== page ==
Attorney David White, an FBW Board Member, speaks of false narrative spread by NY Waterway.

The final vote on the ordinance to acquire the dry dock property will be on Wednesday, September 4 at Hoboken City Hall

FBW | August 14, 2019

On August 7, 2019, a standing-room-only crowd urged the Hoboken City Council to complete two missing links in Hoboken’s waterfront park at Union Dry Dock and the Monarch pier. For over two hours, the council heard testimony to adopt an ordinance to acquire Union Dry Dock and accept a settlement that could lead to a public park on a pier where the developer had proposed two 11-story towers.

Tina Hahn, who lives just a block from Union Dry Dock, made the point that NY Waterway has known for years that the community and its elected officials vehemently oppose a ferry refueling facility at this site. “I don’t think it’s been a secret,” she said, “for the past 30 plus years we have wanted an open, publicly-accessible waterfront. We owe it to all those people who started this to complete this vision.”

A number of speakers, representing groups such as the Hoboken Cove Community Boathouse, Ke Aloha Outrigger Canoe and Resilience Paddle Sports stressed the importance of the Hoboken Cove as a recreational resource and wildlife habitat. This protected area that also includes Union Dry Dock contains the only natural sand beach along the Hudson River south of George Washington Bridge.

Oscar Hernandez of the Community Boathouse stated, “If [NY Waterway] were to go to Union Dry Dock, we could not paddle there anymore.” He described an incident where a NY Waterway ferry captain purposefully refused to yield to a group of six kayakers and failed to respond to radio calls and a horn signal despite the kayakers having the right of way. Mr. Hernandez and other speakers refuted claims made by NY Waterway that it would be a “good neighbor.”

Noelle Thurlow of Resilience Paddle Sports stated that the Hoboken Cove as well as the Weehawken Cove are “perfect spots for restoration.” She talked about the ability of ribbed mussels to clean the water, the turtles that use these coastal areas, and the 200 species of fish that swim in the Hudson River, including endangered species. Any restoration effort, Ms. Thurlow said, would be subverted by a diesel ferry refueling operation nearby.

Recently, NY Waterway has been posting on social media and placing ads in local media claiming that the City of Hoboken is trying to “steal” its property. Attorney David White, who serves on FBW’s Board of Directors, addressed this issue before the City Council stating that the City is offering to pay fair market value for the Union Dry Dock property, thus, this does not qualify as a Fifth Amendment “taking.” This offer is based on a recent $13.1 million reappraisal of the property. This provides NY Waterway with an additional $1.6 million over what they paid for Union Dry Dock in November of 2017, making it a generous offer.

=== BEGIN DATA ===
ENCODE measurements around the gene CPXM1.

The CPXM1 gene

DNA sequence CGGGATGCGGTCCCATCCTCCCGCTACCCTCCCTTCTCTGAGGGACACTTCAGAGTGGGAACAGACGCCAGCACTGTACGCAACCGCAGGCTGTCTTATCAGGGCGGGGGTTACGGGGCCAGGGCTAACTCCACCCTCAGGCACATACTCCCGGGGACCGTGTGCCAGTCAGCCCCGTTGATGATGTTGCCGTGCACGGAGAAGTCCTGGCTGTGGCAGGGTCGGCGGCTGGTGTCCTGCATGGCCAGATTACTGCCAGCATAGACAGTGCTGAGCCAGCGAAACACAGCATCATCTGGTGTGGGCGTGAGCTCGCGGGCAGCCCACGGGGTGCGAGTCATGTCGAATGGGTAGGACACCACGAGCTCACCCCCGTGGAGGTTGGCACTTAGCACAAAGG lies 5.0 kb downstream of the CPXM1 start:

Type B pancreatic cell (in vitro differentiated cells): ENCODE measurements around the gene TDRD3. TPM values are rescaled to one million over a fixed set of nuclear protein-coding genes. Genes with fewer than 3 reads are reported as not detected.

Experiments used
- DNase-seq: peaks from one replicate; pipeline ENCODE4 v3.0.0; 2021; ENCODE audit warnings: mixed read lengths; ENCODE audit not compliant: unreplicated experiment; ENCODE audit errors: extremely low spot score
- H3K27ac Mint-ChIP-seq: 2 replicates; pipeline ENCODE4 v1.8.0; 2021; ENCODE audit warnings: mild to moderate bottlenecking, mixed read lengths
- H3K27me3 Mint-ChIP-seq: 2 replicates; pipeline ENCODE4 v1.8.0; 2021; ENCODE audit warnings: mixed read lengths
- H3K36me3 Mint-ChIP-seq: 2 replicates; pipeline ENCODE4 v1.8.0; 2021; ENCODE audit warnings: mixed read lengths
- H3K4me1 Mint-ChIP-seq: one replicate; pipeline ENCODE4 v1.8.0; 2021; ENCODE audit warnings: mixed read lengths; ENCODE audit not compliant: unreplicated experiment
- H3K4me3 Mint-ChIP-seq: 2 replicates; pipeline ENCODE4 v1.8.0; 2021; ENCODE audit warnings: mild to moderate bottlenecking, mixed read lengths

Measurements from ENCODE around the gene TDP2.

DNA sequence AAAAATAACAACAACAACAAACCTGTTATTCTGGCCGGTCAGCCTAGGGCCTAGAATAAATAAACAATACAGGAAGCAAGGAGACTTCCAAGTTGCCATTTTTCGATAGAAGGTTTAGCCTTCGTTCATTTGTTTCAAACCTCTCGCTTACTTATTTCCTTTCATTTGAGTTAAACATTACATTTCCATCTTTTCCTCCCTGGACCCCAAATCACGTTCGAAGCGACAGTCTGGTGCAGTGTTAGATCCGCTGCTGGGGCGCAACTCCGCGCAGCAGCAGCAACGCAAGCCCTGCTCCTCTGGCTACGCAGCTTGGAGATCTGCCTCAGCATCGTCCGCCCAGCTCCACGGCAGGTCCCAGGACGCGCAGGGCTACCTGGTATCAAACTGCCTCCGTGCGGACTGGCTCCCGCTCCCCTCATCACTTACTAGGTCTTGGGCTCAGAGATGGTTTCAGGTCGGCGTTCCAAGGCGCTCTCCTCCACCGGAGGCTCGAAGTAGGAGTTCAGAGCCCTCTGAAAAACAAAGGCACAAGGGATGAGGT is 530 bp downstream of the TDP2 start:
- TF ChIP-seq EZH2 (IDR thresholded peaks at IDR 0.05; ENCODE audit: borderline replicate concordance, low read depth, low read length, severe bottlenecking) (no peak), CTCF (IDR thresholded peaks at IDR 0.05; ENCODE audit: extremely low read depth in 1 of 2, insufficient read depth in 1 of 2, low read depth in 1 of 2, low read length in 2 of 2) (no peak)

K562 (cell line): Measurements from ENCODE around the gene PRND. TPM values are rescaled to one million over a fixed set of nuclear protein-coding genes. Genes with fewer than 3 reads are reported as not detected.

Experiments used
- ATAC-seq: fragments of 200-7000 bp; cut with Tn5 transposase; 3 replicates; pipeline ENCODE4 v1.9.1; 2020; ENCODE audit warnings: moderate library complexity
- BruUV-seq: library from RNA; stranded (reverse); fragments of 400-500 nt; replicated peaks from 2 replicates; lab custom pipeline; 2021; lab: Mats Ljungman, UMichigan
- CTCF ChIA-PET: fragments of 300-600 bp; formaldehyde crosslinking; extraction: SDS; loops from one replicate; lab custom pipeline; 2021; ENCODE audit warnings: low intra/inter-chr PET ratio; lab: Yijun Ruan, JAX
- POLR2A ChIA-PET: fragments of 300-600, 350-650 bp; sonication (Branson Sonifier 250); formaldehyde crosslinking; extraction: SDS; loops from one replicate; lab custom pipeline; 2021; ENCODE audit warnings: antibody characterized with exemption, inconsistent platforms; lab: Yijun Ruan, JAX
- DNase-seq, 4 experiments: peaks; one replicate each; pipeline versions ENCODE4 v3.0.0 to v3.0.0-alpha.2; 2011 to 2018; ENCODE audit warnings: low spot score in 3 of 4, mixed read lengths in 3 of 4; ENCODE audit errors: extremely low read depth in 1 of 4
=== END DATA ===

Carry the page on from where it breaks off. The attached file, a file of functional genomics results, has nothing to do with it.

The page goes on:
If NY Waterway refuses this offer, the ordinance then allows the City to exercise eminent domain. Mr. White pointed out that since it is for a public purpose — to use as a public park — it is a legally supported power that municipalities can invoke. The most recent landmark case decided by the U.S. Supreme Court in 2005 is Kelo v. City of New London that allowed this Connecticut town to acquire a private property as part of its economic development plan.

NY Waterway, of course, never intended to be the owner of Union Dry Dock. The plan devised in 2017 was for NJ Transit to acquire the site, thus making it tax-exempt, and lease it back to NY Waterway for refueling and repairing its ferry fleet. Neither NJ Transit nor NY Waterway discussed these plans with elected officials in Hoboken who were stunned by the news that NY Waterway had bought the property in November 2017 in the middle of a local election cycle. FBW had been advocating for its acquisition as part of a plan to complete Hoboken’s public waterfront for the past five years. Mayor Bhalla and the community fought back vigorously and were able to derail two attempts by NJ Transit to buy the site in early 2018.

Despite significant advertising by NY Waterway to convince the public of its plan for Union Dry Dock, only three people spoke in support of NY Waterway at the Hoboken City Council meeting, all echoing NY Waterway’s talking points. The story that appeared in the Hudson Reporter, where NY Waterway has placed weekly ads, managed to quote all three of these pro-NY Waterway speakers but neither named nor quoted the many speakers who spoke in favor of the eminent domain ordinance.

At the August 7 meeting, the Hoboken City Council approved the acquisition ordinance on first reading as well as the resolution approving the tentative settlement agreement for the Monarch project. The final vote on the ordinance will take place on September 4.

On July 29, New Jersey Superior Court Judge Jeffrey Jablonski dismissed the NY Waterway suit against the City of Hoboken that attempted to skirt municipal approvals for the ferry facility. The judge referred to the ferry operator’s claim that without use of Union Dry Dock, a regional transportation crisis would occur, as “unsubstantiated.”

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